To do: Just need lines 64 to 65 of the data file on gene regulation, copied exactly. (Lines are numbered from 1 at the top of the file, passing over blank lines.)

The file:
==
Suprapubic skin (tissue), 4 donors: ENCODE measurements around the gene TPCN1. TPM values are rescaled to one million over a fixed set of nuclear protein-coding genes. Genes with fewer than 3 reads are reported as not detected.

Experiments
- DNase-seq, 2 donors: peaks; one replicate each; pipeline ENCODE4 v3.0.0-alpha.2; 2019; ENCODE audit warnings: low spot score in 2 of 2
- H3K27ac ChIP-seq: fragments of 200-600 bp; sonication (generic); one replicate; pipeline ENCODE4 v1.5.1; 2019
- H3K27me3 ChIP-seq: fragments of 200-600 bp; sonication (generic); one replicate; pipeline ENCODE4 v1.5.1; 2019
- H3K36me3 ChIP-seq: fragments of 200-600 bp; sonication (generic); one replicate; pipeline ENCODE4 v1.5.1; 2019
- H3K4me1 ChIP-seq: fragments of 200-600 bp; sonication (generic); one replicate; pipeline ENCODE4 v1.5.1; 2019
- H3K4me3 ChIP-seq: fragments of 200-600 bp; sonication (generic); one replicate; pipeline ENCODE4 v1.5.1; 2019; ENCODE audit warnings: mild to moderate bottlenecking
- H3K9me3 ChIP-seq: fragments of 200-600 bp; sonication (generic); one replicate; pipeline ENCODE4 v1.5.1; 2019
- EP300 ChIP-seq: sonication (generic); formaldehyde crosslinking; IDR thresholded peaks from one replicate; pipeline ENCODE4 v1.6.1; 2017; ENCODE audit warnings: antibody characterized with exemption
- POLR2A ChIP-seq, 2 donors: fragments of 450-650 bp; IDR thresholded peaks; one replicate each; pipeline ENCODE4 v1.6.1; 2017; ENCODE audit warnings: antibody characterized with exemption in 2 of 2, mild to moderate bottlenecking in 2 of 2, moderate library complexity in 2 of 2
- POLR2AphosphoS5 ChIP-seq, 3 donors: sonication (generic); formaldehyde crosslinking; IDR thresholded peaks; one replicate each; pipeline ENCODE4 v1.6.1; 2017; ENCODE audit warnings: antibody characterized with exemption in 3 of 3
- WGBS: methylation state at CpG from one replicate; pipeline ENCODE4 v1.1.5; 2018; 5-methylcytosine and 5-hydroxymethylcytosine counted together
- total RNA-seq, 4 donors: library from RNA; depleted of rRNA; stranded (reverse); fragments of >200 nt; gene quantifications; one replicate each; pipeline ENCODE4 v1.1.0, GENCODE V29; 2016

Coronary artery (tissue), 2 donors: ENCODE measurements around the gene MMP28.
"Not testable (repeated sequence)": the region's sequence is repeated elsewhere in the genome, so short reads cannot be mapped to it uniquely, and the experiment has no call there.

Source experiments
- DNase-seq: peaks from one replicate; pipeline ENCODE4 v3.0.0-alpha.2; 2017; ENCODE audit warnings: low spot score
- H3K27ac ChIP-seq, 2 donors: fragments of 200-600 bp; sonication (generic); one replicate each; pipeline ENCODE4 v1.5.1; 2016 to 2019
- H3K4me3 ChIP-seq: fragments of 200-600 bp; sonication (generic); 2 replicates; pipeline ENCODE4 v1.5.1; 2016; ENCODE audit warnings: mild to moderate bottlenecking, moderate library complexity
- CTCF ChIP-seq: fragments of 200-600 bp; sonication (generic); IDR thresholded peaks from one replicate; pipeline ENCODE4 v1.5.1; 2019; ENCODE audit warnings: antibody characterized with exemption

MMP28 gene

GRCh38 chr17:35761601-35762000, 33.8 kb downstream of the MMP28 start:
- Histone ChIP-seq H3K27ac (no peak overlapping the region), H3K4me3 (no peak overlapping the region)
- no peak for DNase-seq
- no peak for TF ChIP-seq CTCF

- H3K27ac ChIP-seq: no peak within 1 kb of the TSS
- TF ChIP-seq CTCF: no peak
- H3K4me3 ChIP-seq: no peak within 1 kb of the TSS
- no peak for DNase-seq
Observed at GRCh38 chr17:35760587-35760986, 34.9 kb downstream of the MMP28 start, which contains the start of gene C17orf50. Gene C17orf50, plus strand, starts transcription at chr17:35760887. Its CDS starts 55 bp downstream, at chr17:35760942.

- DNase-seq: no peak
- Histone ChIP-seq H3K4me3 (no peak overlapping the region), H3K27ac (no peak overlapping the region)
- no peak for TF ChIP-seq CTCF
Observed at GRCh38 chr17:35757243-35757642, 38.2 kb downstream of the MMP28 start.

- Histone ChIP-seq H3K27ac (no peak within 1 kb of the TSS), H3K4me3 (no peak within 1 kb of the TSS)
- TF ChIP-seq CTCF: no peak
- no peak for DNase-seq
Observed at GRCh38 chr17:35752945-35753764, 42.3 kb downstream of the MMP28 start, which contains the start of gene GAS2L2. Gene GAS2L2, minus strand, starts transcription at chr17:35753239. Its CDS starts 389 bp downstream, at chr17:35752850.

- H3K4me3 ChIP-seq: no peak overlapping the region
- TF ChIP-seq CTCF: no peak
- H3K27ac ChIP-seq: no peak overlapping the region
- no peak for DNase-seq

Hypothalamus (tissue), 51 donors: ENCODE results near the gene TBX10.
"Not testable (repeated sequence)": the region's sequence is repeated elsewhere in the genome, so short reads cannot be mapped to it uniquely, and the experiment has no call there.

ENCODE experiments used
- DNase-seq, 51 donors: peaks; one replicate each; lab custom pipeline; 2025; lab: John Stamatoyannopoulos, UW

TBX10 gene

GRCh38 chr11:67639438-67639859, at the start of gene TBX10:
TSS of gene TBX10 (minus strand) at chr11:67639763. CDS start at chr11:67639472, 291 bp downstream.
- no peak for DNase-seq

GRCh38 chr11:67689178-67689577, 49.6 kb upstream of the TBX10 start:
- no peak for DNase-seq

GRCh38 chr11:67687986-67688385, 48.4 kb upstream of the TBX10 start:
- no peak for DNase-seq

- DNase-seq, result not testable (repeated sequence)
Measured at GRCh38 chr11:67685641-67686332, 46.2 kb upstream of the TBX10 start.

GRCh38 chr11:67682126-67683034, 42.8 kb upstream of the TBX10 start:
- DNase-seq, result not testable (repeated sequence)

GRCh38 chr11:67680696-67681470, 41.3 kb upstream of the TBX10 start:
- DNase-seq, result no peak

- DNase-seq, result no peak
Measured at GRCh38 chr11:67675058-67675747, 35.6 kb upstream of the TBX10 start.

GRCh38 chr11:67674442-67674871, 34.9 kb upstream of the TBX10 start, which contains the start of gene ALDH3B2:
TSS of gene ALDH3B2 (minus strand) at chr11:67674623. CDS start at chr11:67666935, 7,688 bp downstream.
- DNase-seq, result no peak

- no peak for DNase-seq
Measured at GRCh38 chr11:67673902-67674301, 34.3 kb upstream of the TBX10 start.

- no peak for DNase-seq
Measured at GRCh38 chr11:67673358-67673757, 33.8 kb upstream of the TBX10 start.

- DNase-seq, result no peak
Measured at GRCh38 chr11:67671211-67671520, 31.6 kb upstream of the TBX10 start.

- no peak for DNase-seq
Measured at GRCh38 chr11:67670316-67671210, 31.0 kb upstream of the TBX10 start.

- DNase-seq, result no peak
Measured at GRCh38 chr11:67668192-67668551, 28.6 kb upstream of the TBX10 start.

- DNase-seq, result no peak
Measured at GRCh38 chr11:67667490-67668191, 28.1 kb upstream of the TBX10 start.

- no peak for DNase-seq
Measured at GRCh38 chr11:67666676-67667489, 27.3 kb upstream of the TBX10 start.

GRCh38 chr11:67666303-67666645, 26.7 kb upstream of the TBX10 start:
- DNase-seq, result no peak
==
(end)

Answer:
GRCh38 chr11:67674442-67674871, 34.9 kb upstream of the TBX10 start, which contains the start of gene ALDH3B2:
TSS of gene ALDH3B2 (minus strand) at chr11:67674623. CDS start at chr11:67666935, 7,688 bp downstream.